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HONOLULU STAR-BULLETIN; THURSDAY, JUNE 10, 1913.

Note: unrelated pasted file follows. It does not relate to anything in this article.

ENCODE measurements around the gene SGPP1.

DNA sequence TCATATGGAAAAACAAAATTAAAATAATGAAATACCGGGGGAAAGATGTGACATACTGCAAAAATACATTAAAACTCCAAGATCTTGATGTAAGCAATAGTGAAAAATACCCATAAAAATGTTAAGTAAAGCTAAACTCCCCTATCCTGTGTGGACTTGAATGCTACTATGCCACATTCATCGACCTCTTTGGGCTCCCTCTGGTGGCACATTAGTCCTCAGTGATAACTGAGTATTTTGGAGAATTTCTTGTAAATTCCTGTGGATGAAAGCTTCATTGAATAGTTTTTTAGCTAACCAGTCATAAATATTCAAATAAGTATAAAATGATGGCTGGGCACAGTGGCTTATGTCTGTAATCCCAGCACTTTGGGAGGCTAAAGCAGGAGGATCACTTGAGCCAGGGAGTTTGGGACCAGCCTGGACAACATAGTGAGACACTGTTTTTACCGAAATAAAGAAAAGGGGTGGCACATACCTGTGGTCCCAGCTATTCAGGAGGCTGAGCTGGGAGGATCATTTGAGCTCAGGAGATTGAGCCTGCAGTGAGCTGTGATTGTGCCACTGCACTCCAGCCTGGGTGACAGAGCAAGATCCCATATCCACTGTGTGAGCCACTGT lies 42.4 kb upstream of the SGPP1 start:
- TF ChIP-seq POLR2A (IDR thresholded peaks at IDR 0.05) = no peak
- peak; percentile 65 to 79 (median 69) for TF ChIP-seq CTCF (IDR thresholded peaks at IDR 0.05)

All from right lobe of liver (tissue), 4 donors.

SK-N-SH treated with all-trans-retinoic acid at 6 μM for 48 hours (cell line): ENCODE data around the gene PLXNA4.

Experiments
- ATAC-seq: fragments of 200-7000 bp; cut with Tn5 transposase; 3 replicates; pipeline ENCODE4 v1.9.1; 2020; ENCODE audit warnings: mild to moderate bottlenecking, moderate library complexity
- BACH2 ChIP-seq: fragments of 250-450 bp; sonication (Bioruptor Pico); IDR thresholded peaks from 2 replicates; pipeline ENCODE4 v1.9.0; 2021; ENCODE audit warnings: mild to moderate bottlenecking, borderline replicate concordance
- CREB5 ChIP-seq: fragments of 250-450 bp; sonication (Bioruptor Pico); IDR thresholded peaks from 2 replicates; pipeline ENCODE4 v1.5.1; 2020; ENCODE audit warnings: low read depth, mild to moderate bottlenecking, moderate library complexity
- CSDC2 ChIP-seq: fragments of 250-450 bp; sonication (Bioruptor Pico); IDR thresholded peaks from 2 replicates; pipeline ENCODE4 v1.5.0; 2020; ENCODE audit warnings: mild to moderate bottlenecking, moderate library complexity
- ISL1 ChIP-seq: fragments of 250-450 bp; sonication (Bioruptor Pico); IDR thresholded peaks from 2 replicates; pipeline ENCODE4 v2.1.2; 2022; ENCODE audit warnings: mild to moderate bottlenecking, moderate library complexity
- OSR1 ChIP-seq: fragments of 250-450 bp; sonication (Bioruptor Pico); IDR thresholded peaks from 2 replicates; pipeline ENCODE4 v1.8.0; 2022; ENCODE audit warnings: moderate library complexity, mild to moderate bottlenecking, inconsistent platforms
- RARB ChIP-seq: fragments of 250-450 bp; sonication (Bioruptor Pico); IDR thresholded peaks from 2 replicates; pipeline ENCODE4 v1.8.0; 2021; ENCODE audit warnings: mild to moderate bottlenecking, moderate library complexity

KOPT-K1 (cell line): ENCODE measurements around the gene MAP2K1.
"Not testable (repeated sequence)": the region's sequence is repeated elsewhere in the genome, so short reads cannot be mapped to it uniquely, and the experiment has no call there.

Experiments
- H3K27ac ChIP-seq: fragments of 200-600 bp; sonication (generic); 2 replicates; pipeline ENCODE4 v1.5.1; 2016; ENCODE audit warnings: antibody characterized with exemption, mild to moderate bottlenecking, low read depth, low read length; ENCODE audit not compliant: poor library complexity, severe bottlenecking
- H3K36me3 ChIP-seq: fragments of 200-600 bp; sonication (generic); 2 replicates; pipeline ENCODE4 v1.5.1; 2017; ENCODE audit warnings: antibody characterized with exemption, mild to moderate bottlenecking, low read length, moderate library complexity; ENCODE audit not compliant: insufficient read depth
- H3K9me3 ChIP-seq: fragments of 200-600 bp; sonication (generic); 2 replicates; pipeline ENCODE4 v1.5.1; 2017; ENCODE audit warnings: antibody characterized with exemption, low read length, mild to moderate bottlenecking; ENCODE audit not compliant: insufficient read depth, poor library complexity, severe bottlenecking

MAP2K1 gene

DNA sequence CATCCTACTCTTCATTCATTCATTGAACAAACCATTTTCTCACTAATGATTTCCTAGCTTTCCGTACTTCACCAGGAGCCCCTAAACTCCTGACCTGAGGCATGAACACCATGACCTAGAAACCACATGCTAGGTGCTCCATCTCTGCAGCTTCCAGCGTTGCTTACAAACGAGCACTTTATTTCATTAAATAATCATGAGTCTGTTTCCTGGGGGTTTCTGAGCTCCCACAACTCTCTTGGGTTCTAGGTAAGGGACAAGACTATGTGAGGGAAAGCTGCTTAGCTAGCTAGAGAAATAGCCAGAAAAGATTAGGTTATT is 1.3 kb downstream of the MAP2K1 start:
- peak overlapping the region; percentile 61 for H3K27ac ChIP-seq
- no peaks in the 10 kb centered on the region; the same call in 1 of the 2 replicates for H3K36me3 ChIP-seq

r v OAIIU HAY SEND POLO TEAM TO M ' If Valley Islanders Can't Come Here Some of the Locals Will Visit Puunene Although Oaha holds . the inter lsiand polo championship, there Is a possibility that no tournament for the truphy will be played here thi year. From Maul comes the rumor that It may be Impossible for Captain Frank Baldwin's Valley Island slashers to spare the time for a polo pilgrimage this summer, and as Kauai is a doubt ful quantity, this would leave only the Fourth Cavalry to challenge for the cup.' The latter team can hardly be considered as a serious contender against last year's Oahu; team S. A. Baldwin, Harold Castle,' Walter Dil lingham and Arthur Rice wh'ch Is ttM Intact All these men played on the Coast last spring, and they have Improved their combination and indi vidual play-since last year, when they defeated Jtfaui In a hard match, and then made mincemeat of the Fifth Cavalry team. Unless Maul sends over a team, then, the cup Is prac tically . aafe.- .-"-O; However, if the Valley - Islanders can't play here in the championship event, some of the Oahuans are ready to cross the water and become the invaders for a changed Of course such ' a match would not be for the inter-island "championship, for as the cup Is held; here, Oahu has the right vto defend it at home. Also, the team ihat would go to Maui would probably not be the No. 1 ; lour of the local ' club.' , ..- : : The probable date for the invasion of Maul is at the time of the Harvest Home festival in 'August, when the - annual big doings. come off at Puu nene. To add polo to the list of at tractions, would be a big card all .. round. : Game Yesterday, . There was a -lively, polo practice at Moanalua yesterday, and although it was not until 4:45 o'clock that the ball was put in play, the stick swingers managed to get - Jn practically four periods of play before darkness . fell. The short field, was used, In order to save the ponies, which are hardlyMn condition yet, vand also to give the makai end of "the field a chance to harden a .little." On 'account of the restricted field, scoring was compara tively easy, and luck cut a consider- able factor in. the goals earned. V Yesterday's game was an impromptu affair .between the Oahu Raiders, cap- tained by R. W. Shingle, and the Cit tus Belts, under . . the leadership , of Harold Castle The latter von. "11 'to s.-trfrctf vi?niba4:TiciSft "pUyc-d; " a?; though the last period . was, almost djoubte time, ponies and players being ; ' o fripsh when Iho tvhlstle blew that it, was agreed extend the playing - lime.; The teams lined nip' as follows: ; Citrus Belts G. Macfarlane, No. 1; 'A Rice,: No. 2; L. Redlngton. Na 3; R Castle, back,' V. - -, Oahu. Raiders Lieut Peyton. No. 1; :Ueut Andrews. Na 2; R. W. Shingle, No. 3; W. F. Dillingham, &S. Bald win, backs. - Recruits Showing Well. WTiilw the game was in progress, a walk -trot game with the new ponies w as being played at the makai end of the field. Two recent recruits to polo, Fred Wichman and H. G. Smart, are8howlng good form in both hitting " end horsemanship, and may be ex- pected to give a good account of them selves before the season is much old er. They are getting invaluable coach ing from Walter Dillingham, who Ii this year devoting4 his time to the re cruits, both bumnn and equine, and in this they have the' advantage over a number of players who have to stArt in a haphazard way, and then unlearn many bad faults. ! There will probably be a game ar ranged for Saturday afternoon In - which the Raiders will take the field with; the full team that is to play against the Fourth Cavalry on the 28th; and will go up against a picked team of local players. Yesterday the Raiders' combination was badly brofc- en up because they were without Wal . er Macfarlane. who is Plated to plav . No. 2. This brought Shingle in to No . 3. and Andrews from S to 2, while Dillingham, who was riding absolutely green ponies and of course wasn't go ing to take chances of iniuring them tn a scrub game, was enticed away from his pony school to. fill In at back :fr tw? Pnl. '"hen his place was taken by Sam Baldwin. 8TAR.RTrTJ.FTTT GTTFJ VOIT TOTITS VKWft TOTIAT COLDS CAUSE HEADACHE aXATIVEi BROMO-QUIN'INE, re. ; 'moves the cause. Used the world ovef to cure a cold in one day. E. W. CRD VP'S signature on each box. Mad ARlS MEDICINES CO. Sa'jit LoaU U. 1 Basdta A T H LET I C P A R K SUNOAY, JUNE 22. - ARTILLERY vs. P. A. C. ASAHI Vs. STARS. Reserved seats on sale Tn Sporting Goods Department, E. O. HALL & SON LTD. : ,v - . V . -;-'v ,.. 4 f ' . CARRY THE NEWS ONE OF THE BEST INTERNATIONALS That Dr. Baldwin's Hawaiian bred pony Carry the News Is considered one of the best 4 mounts ever played in Interna- tional polo, and that Helen C -f W. F. Dillingham's mare; also played splendidly in the matches againat England, is the gratifying news contained in a cable from Malcolm Stevenson to Walter Dillingham, ; received yesterday. Stevenson, who was chosen to play back on Uie Keene team -f at Coronado last winter, said in his cable that F. F. Baldwin's pony Dandy, the third of the Ha- wailan strtng ' sent to Meadow Brook, bad never become : accli- mated, and had therefore not been used. This explains . why Dandy did not figure In the pho- tos and news stories of the prac- -f tice matches. ' 4 4 4 4 4 4 4 4 4 4 4 4 RIDING TESTS OF ITALIAN ARMY : Officers of the mounted regiments of the merican army, who have rid den in the, Russian, ride, the riding test Introduced into the ' American service two years ago, are interestou in the annual cavalry competition of the Italian army, which is held every spring near Rome under the ausplqps of the. famous military "riding school of Tor, di Quinto. This school is rat ed by foreign officers as being super ior to the French " school at Saumur or its nearest rlvel, the school at Han over. ; The America mounted, school nktdeled after the French school In methods l& entirely a school for off i cers as far as the purely equestrian portion of the course h concerned, but in the foreign schools, notably the Italian, the training of selected non commissioned officers and privates has established a high degree of effi ciency among the rank and file. The "cpneorso ippico.militare" as, the an nual competition;! '.called .is partici pated . In by.iill grades. A subaltern officer, .a, non commissioned; .' officer ten ttnr privates iTfofif 'UtK&rTm twenty-nine regiments of Italian, cav alry are selected to take part in this yearly competition and try to win for thefr regiment the king's challenge cup or one of the six silver shields of fered to the best regiments and held by them for' a year ' V ., o .TWs competitlpn is a comparatively recent institution. . It' was established about six or seven years ago when the cavalry' training was thoroughly reor ganized in Italy, and it constitutes an annual public examination of effici ency in the Italian cavalry. The com mander of each cavalry regiment must hold preliminary trials during the year in order to select the best officer and the best six men to represent the, reg iment at the annual competition at Tor dl Quinto. The unit from each regiment must be mounted on the reg ulation cavalry chargers, which are generally cross-breeds, although some regiments have recently been supplied with Sardinian horses. Officers com manding units are, however, permit ted to ride their spare chargers which as a rule are English thoroughbreds. Four days before the competition begins, all the units, in full. war. equip ment,' assemble at Tarious points around Rome situated exactly 136 miles from the city. It is immaterial how the units cover the, distances be tween .their .garrisons and . the start ing points, provided , they assemble four days ahead of the competition at points the required distance from the capital. As a rule ; the caalry regi ments stationed - in northern Italy, in the extreme Bouth and in Sicily send their units and mounts by train to the starting points. Those regiments stationed in or near Rome i ride out and await the arrival of the other units until the order 'is given to start for Rome. The endurance test then begins. AH the unittf start separately to wards Rome and are expected . to cover, the .entire distance of 136 miles in four days. The, commanding offi cer of each unit must make allowance for bad roads and bad weather and arrive with his men and horses not only within the time limit but also In good condition. Each unit ! upon ar rival is inspected by the judges of the competition, among whom are includ ed veterinary officers, who thoroughly examine the horses and disqualify any that are not In an excellent condition or who show greater exhaustion than they would under campaign condi tions or who seem unlikely to be able to meet the tests to follow the endur ance ride. The units then take two full days' rest and on the morning of the third they must be ready to go through two hard tests of endurance, speed and jumping. In the forenoon each unit must cover nineteen miles over a . cross-country course including broken ground, steep inclines which they must both climb and slide down, and natural objects such as fences, banks, wall and gates. This distance must be covered by each unit in not more than three hours ind a half. On the afternoon of this same Jay the units must run a steeplechase over a 2181 yard course with the reg ulation ten obstacles. These two tests take place Irrespective of weather . conditions. The troopers, EXCELLENT Eleventh Hour Change J f -::V LOCAL SWIMMERS ' . ' . .. . s The Hawaiian swimmers mat leu here yesterday morning for San J . -v.i . u r rancisco.ougni io uo nuiv, ii A Summary OI . mo rerorue, na ncm L It .the.7onditiau.undi which th - big-meet on' the afternoon.and eyenv . w t..i -a i- im ,ia w w t OUlrU UalUBt was icvccv. J .... Rawlins, president of the Hui Nalu. from W. M.: Cortman. tne ian J? ran- Cisco promoter, just before the fornv er's departure on the Wilhelraina. Here are the coast records: . 50 yards26 seconds. , 100 . yards 60 seconds. ' ' ' 220 yards 2 min 36 2-5 sec. 440 yards 5 min 31 sec. i.880 yards 12 min 21 2-5 sec . 50 yards back stroke 34 sec. 1 J- 50 yards breast stroke 38 3-5 sec. Ko records for the 300 yard relay rkce are available, writes Coffman. The! Hawaiian swimmers should easily excel the various marks above. Due Kahanamoku has made much better time for all the events, up to and including the 440 yards. The tank where the . big swim -are to be held is 75 yards straightway, and 75 feet wide. The salt water will be heatedvto a temperature of 70 degrees, only two degrees cooler than the local sea water; The baths have a seating capacity of 7,000 people. throughout the ' competition must be fully, armed and equipped : and they consequently carry lances, sabres and carbines and the horses are fully hol- stered. -' v, '" '.' ' V -'.;''-. ' ; "tv.a c v winnin nn?ts takp nart in a- final steeplechase on the last day of the competition, after which all the U 111 la yai auc wciuic n't vj. vuh and the' winners receive the prizes from the queen. Another important event of the com petition at Tor di Quinto is the com petition for championship of , officers' chargers, which consists of the fol lowing test?. , 1. An endurance test over a coun try course cf thirty-one miles to be covered in not more than four hours and ten iriautes. 2. A speed test over a broken coun try course of fifteen miles and a hall with natural obstacles. 3. A 'jumpins contest over a course of 3,272 yards with seventeen hurdles, ditches, fences, the highest of three feet and nine inches, gate water jumps, double banks, brick and stone walls and the co-called, "piano-forte," con sisting of a si one wall on a steep in cline, which must be cleared, both ways, up and down. . The time limit for the contest, during which the sev enteen obstacles have to be cleared, is six minutes. r ... . i,: i ' v, . Vvjvvtrfc -1 f-- iy SHOULD BREAK RECORDS vjwi LUiif uiiivrtia iuuuuicu'uu iuii . regulation chargers, some of themi tne Davis cup ties. Germany's three Italian horses, competed for the Cham- foremost players are probably Froitz pionship this year. They all passed ! helm, H. Kleinshrot' and F. Rahe, the first two tests, and the winner on Fritzheim and Rahe will in all likeli an English thobughbred, established hood be paired. a new record in the speed test by cov- -How about England?" Haggett was ering a distance cf fifteen and a half! asked. miles in 39 minutes and 12 seconds. America Should "Pick Team. The best time made by an Italian horse in thi3 test was ,46 minutes and 15 seconds. Out of the forty compet itors only seven were disqualified in the jumping test, and the champion ship was won by Lieutenant Mcnini on his Italian charger, who cleared all the jumps faultlessly in 5 minutes and 45 seconds. . The King's challenge cup was won l.y the Udine light cavalry and the vecond prize by the Aosta lancers. mmmmmmm u SH AFTER WANTS I Special Slar-Bulletta CorreBpondnc) FORT SHAFTER, June 19. The final arrangements for developing a baseball team ; In the Second have k.n nnitrl!l jijiH- Tiraetlce beeun. , L V-n 1 ih- h. ; Captain ; Paul B. M;f.f!:.- mnt has taken ud the duty of man- .. . TJ- .... ... .T ' e r regimental. team last.aSchofield Barracks .and has a good working ki.owledee of the Playing ability of - . . the hold-overs of that season. The w;miu win vxs uuin.aiuu ers as CoroL KIbbey. Sergt. Trek- auskas, Lieut. Calder, Stircquelle and "Rosin" Kelly. . ; -; - Many of toe new men lately joined from the recriit. depots are showing up as candidates . for places. . ' Captain ' Malone- ihas ,; av squad of thirty-five officers and men k from which to choose his players and every- effort will be put forth to place the Second Infantry "on the baseball ' map." ; : ;" " :.'. By latest Mall -NEW YORK "If America doesn't get the Davis cup this year she may as well say good-by to it for a long time," said Charles Edmond Haggett, the new professional at the West Side Iiwn Tennis Club, whena asKea wnai -.be-thought the chances were of the 'united States winning back the trc- pny 'Germany and France have come up wonderfully in lawn tennis in recent years," added ttie man who taught the game to King Gustav of. Sweden and who has given lessons to most of the crack players of continental Europe, "and these two countries will in fu ture be important factors in all inter national contests. v "The Russians, . Swedes, Poles, Finns, Austrians and Danes are also taking up the game with a great deal of enthusiasm, and there is little doubt that in a few years the fight for the. cup will be a real International affair and not an encounter between the three English speaking countries England. American and Australia. France Has Dangerous Men. "In Decquis, . Laurenz, Gobert and Germot France has four very danger ous players. Decquis and Gwmot were the former doubles champions j of France. Germany, too, will put some excellent men in the flpld 1n Haggett screwed up his face and de scribed a goose egg with his thumb and forefinger. England, ho said, would have .to rely on the old stand bys. Dixon. Barrett, Gore, Beamish and the brothers Lowe. England Falls Behind. According to Haggett, England has been falling behind in recent years largely because she has allowed all her best, professionals to leave the FAST BALL TEAM SefBp W as Made lri A Tbilisi A s ) v. p-- it: rti V Y ri -.i(:;.:3):-!:V-' i v " " ACCIDENT TO KEENE AGAIN GAVE MEADOW BROOIif OUR THE CHANCE But for the BeriouS'accldent to Fox hall Keene, which occurred June- TV the American polo team that played in the recent international matches would have had an entirely different make-up to the famous big fcur" who eventually defended the ' trdphy sttc: ceasf ully. v ; . V I V.-;' Five, days before the. initial match, there was a 'great shake-up 'polo ranges, " according . to' the ' eastern pa pers which " arrived by yestjprdajL's maiL Harry Payne Whitney; resigned as captain . and No. 3, Foxhall Keche taking his place. Both the brilliant Waterburys were dropped, L.f B. Stod dard and Malcolm Stevenson taking their places. Only Devcreaux Mllburn was retained from the old V Meadow Brook four and he was switched from back to No. 2. 'x , .This 'selection was announced by the American. Polo Association June 4, and a more sweeping change in the cup defenders could hardly have been made. :.....:. : .'.;.'. i The eleventh hour shift In the team came only after .Captain Whitney, be came convinced- that, the 'old com'blna tion was way off form, that dissension was rampant ambng the members and that the chances of defeating the Brit ishers in the series were exceedingly fclim. Harry Payne Whitney even sac rificed himself for the new change that would give this country increased strength. Foxhall Keene, who was slated to captain the newly .' arranged four, was a member of the. 1886. team and wa3 considered without peer in the finesse of the game.'- In all of his country. France and Germany .began to take an interest in the game six cr eight' years ago, imported all the best teachers from England and are now keeping ' England on the -jump at all the tournaments. . England has only three good teachers left, whil8 Germany and France between 'them are going ahead fast with the game under the tutelage of fifteen or more English professionals. ' " - Haggett was as good as born on a tennis court His' father was inspec tor of grounds at Westgate, Kent, and afterward went to the famous Queen's Club, London, whererthe younger Hag gett really learned the game. In 1899 C. E. Haggett went to Stockholm and became the professional at the Royal Swedish Club. Here he gave lessons to the king, Prince William and the crown prince and princess. Haggett trained the Swedish team that made such a cerditable showing at the Olym pic games last year and .received a special gold medal for his work. He claims many of the European cracks as "his boys." ; A LIGHTWEIGHT WHITE STRIPED MADRAS 2 for 2S et. Onett. Petbo!y Sk Co.. ARROW COLLAR V ism Polo Team 1 J v. '. r work thia: spring when, lined up against the "big four" he has been the cne iran to anticipate plays by tho opposition. While not as powerful in his stroke as during the earlier period of his polo career, ho alway proved a botirersoioe" ihdir.iiiiat wfien he?.waa cn the ball. Stoddard, :; who was a substitute for- tha, 1941 v matches is tated as"a good all around man with the mallet, who is generally splen didly mounted, a most wonderful as set in . a match and one which was very much, needed In view of the grand array of ponies used by tho challengers. Malcolm Stevenson final ly realized the ambition of. his life to bo selected to play In a big series against England. " He broke severa fingers on his mallet hand out in Ca! ifornfa a year "ago, but the injury Is well healed now, and Stevenson is in his best form at present. It is agreed upon by every one who has seen polo in America that Milburn is the best man in the , country ; at any ' position In England they rate him as the best back in the world. " With the accident to Keene, how ever, the organization of the new learn was broken up, and it was thought best to ..place 1 reliance once again en the Meadow Brooks. That this was wise move, was shown by the mar velous play of the Whitney team, and it final victory In straight games The team that for a few days was America's choice is shown in the pic ture. From left to right the men are Stoddard, MilburnJ Keene and Steven son. : " : -'"""-.. ..' ' : ' . . -When I first broke into the pro fessional game," says Allie Basching' the fast little outfielder, "it was at Hannibal, Mo., the town from which Jake Beckley started on his profes sional career, and here he also wound up his long service as an active play er. Naturally. I was somewhat em barrassed at the iaea of. playing under so famous ''a leadgnas old Jake, and for some days atleast, I listened to his words even as you listen to ad vice from the elderly uncle, by whose will you are some day to receive much money. "I obeyed Jake's orders .most im plicitly, and all went well with myself and the old master until my fifth day in Hannibal. Then we battled Ke wanee in a most desperate encounter, the temporary leadership of the Illinois-Missouri league depending on the victory. It was nip and tuck, even Stephen, till the ninth Inning, and then Kewanee rapped out two runs, putting them In the majority, 4 to 2. We came in for our final chance, and old Jake was grimly determined. Somebody copped a three bagger; the next inan up lifted a fly to the left gardener, and in came one of the two runs that we simply had to have. I was up, and old Jaketold me to get on If I had to commit murder or to be killed myself. "I picked a good one and rolled It down.-to short. He .fumbled, threw a mile over first and I skated to sec ond. A ball got by the catcher and there was I on third. "The ancient Mr. Beckley was next at bat and managed to get a moment's AN ISPSE' SQUEEZE PLAY LOS ANGELES IS AFTER HAWAII SVltHRS , Will Feature Appearance ot Duke and Fellow Swimmers at Southern Califor nia Beaches : . ;' Tn. tnf4M well as San Fran-i ci?co is Interested t in the California invasion of the Hawaiian swimmers. who left yesterday on the Hheimtna. Th nmmised aooearance of Duke and . his fellow water speeders at the Southern California beach resona oaa caused rnq end of excitement and It now look as though the I lawauan ttntlngentt would bo the making of tiUlete a meet in the south. The Loa Angeles Examiner, or June 9, has the following to say of the com ing ot the Hawalians: T A. Henrv. chairman of the swimming committee of the Loa An geles Athletic Club, Is in receipt or a letter from William T. Rawlins, of, the Hui Nalu, a Honolulu athletic or ganization, statin that he expects to bring a team of seven Hawaiian swim mers to San Francisco to compete at the meet at the Sutro Baths on July .nd w-rinld like to enter his men in. the Li A. A. C. swimming meet on. Jui lh and 11 and In the Ocean Park rough, water rac; on Jul 13,' ' . ; nHna rpanested that Henry depu tize some one in the northern city, to ect for Mia tn arrangintao detaua ot thettrip; to Southern California and said that ha expected, to brlnjr the w hqle team .here if'satisfactory. ,The original intchtfan ; of ,the ; local -com mittee was to obtain the entry or uuka Kahanftmnkn onlv: tha' addition of six other crack' Hawaiian -will make tha ' Hui Nalu entry a ; formidable one. The swimmers wish to do some surf riding at Long Beach and some of the other local beaches when they come couth and it is probable that arrange ments will be made for some xma or a -water carnival, probably . at - Long Beach, where the breakers usually are heavy and suitable for this kind of 8 port V Henry will take up the matter at once with tho Hawaiian manager and probably jWllr-bo. able to arrange for at least a week's stay for the visitors, which will give them a chance to see the sights and compete in 'the various water carnivals to be arranged for their benefit If thla team Is brought here for , the Athletic Club meetlng.lt w41l , prove the biggest - feature . ever incorporated in the program of a swimming meet In Southern .Califor- nla and a great boost for water sports. : .-.. ' i' 1 1 1 - .I.. YESTERDAY'S SCORES f IM:THEqiQ:LEAGU .-.'. . ... ..... i National League ' - ' : ;. v;'-., . w. L. Pet . Piiiladelphia . ..... v.. 32 17 .653 New York 31 li .620 . Chicago . . . . . . . . . . ... . 31 25 . .554 Brooklyn . ...... 27 23 .540 Boston .! 23 2S .451 Pittsburgh . 24 30 .441 St Louis . . . . . . 23 33 .411. Cincinnati . ... . . 15 37. , .330 ' American Leagua ' ' -y - , . w. "u ret Pailadelpliia . ........ 41 ,13 .753 Cleveland . ... .... 37 20 .643 : Chicago i ............ 32-25 j .553, Washington . ........ 30 27 .528 . Boston v 2S 26 .513 Detrolt i. 24 35 .407. St Louis ............ 22 40 .353 New York ........... 14 40 '.253 Pacific Coast League . . v W. L. Pet Ix)s Angeles ......... 41 23 .588 Oakland . ............ 38 35 .521 San Francisco .... :.. 33 38 .606 Sacramento .; .... 32 37 - .464 Portland . ............ 31 37 456 Venice . 35 42 .455 - AMERICAN LEAGUE. At Philadelphia Chicago 9, Phila delphia 5. At Boston Boston 7, Detroit 6. At New York New YorK-5 $1 Loula 1. " . ..' ;.. ' ' '. At Washington Cleveland 4, Wash ington 0. NATIONAL LEAGUE. , At Chicago Chicago 4, Philadel phia 0. . ; At Pittsburgh Boston 2, Pitts burgh 1. . At Cincinnati New York 7, Circle Lnati 2. At st touts Brookryn 8, ;St Louis 1. breathing space on some pretext. or other long enough for him to skate over and give me hurried, whispered ; instructions. 'The one chance,' said he, 'is the squeeze play. Come in a running,7and I will hunt it down. "As the pitcher wound up I dashed home. Old Jake bunted as I came bunted a straight bounder to the pitcher, jwbo promptly . shot the ball in, getting me by a mile. and. Instead -of hustng down to'flrst, while I was being stain, old Jake dropped the bat turned around, glared at me as I vainly slid in; and remarked: , " Trust a fool kid to ball up a nice , play when you've showed him just -the way he ought to do it . "And the catcher, laughing sot hard ne could barely stand or take good aim, pegged to first completing a double play, and wound up the game. Somehow, from that time on I. began to lose the respect and reverence that I had formerly felt towards the great old athlete, Jacob Beckley," .' ! Rev. M. W. Hanna, former presi dent of the Lutheran Home Mission board, lkas Just died at Springfield, O. He was! at one time president of .the general synod of Lutheran churches in America. . i ."j